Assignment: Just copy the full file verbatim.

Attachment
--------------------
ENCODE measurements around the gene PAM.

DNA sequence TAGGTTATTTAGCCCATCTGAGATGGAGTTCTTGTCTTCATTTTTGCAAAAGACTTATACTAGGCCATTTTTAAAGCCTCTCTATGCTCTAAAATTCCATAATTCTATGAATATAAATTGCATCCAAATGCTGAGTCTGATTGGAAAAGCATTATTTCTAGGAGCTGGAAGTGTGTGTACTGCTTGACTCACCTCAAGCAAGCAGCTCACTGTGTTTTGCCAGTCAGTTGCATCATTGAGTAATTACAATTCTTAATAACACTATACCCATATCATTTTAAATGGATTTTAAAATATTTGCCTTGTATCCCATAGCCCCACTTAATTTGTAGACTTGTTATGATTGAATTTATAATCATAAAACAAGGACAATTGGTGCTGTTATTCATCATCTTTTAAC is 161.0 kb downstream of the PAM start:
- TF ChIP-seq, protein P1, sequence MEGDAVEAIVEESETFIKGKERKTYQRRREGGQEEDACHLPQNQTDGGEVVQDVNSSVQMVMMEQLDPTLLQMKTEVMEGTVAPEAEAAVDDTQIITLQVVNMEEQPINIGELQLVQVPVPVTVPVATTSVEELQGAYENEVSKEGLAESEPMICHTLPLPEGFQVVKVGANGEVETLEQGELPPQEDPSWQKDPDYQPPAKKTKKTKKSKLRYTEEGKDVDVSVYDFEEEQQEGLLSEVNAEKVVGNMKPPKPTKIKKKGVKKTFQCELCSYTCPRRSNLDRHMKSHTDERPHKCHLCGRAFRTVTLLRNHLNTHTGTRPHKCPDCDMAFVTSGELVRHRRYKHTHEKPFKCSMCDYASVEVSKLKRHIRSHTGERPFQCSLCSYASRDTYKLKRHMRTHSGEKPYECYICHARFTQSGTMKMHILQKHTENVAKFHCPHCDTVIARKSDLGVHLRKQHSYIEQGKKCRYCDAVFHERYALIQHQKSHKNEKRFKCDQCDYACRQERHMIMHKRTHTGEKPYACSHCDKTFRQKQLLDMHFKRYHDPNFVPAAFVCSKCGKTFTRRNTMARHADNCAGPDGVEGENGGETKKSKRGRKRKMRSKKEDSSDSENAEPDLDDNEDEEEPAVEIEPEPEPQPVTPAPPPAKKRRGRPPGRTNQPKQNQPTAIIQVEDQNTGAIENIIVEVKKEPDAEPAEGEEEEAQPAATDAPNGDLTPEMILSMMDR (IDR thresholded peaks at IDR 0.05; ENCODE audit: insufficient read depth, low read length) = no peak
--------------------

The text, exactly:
ENCODE measurements around the gene PAM.

DNA sequence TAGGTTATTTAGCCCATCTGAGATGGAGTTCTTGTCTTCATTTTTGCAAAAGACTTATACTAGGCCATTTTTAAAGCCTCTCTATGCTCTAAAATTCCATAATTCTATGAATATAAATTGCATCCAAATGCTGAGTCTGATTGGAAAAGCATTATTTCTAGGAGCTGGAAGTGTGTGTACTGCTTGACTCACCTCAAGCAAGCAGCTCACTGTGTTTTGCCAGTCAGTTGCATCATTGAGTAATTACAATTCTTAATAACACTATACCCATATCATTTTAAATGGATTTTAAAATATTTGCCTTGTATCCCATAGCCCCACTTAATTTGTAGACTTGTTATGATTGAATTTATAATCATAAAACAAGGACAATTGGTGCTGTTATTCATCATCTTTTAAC is 161.0 kb downstream of the PAM start:
- TF ChIP-seq, protein P1, sequence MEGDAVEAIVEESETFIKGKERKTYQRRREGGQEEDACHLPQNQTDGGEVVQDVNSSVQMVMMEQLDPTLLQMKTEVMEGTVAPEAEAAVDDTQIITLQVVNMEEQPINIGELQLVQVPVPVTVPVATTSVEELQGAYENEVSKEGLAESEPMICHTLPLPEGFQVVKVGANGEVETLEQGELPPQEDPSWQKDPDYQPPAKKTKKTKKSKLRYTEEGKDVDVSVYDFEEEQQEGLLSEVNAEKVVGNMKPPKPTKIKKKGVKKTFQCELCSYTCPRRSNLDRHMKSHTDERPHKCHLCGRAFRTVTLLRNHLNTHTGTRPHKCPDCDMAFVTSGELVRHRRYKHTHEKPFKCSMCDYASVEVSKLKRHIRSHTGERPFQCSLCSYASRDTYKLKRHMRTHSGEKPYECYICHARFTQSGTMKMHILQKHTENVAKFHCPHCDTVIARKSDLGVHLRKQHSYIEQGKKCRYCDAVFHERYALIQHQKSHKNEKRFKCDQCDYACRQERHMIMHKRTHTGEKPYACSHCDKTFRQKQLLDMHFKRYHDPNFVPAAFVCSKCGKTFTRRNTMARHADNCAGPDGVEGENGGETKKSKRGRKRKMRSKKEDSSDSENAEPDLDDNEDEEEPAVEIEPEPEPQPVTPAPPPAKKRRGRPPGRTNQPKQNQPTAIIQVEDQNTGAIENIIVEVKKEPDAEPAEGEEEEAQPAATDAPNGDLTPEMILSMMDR (IDR thresholded peaks at IDR 0.05; ENCODE audit: insufficient read depth, low read length) = no peak